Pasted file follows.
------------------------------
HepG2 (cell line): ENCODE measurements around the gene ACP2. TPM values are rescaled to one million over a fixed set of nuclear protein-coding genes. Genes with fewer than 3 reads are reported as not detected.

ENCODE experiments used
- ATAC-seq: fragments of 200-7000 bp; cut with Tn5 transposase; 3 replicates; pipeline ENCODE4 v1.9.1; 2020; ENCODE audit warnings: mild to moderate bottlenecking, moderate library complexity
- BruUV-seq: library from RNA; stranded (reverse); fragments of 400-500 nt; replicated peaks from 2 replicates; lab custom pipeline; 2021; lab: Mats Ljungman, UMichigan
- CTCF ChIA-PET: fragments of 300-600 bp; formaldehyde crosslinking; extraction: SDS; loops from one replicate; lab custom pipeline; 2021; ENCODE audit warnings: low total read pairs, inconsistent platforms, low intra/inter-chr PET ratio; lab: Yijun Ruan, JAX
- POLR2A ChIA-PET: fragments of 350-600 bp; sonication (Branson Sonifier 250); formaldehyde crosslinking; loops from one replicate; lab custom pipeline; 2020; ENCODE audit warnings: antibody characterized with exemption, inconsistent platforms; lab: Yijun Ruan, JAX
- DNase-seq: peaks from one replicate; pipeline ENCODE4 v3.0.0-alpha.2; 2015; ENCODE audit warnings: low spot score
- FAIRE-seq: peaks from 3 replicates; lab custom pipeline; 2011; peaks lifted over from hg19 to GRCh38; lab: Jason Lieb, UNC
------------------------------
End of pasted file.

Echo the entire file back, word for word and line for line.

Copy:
HepG2 (cell line): ENCODE measurements around the gene ACP2. TPM values are rescaled to one million over a fixed set of nuclear protein-coding genes. Genes with fewer than 3 reads are reported as not detected.

ENCODE experiments used
- ATAC-seq: fragments of 200-7000 bp; cut with Tn5 transposase; 3 replicates; pipeline ENCODE4 v1.9.1; 2020; ENCODE audit warnings: mild to moderate bottlenecking, moderate library complexity
- BruUV-seq: library from RNA; stranded (reverse); fragments of 400-500 nt; replicated peaks from 2 replicates; lab custom pipeline; 2021; lab: Mats Ljungman, UMichigan
- CTCF ChIA-PET: fragments of 300-600 bp; formaldehyde crosslinking; extraction: SDS; loops from one replicate; lab custom pipeline; 2021; ENCODE audit warnings: low total read pairs, inconsistent platforms, low intra/inter-chr PET ratio; lab: Yijun Ruan, JAX
- POLR2A ChIA-PET: fragments of 350-600 bp; sonication (Branson Sonifier 250); formaldehyde crosslinking; loops from one replicate; lab custom pipeline; 2020; ENCODE audit warnings: antibody characterized with exemption, inconsistent platforms; lab: Yijun Ruan, JAX
- DNase-seq: peaks from one replicate; pipeline ENCODE4 v3.0.0-alpha.2; 2015; ENCODE audit warnings: low spot score
- FAIRE-seq: peaks from 3 replicates; lab custom pipeline; 2011; peaks lifted over from hg19 to GRCh38; lab: Jason Lieb, UNC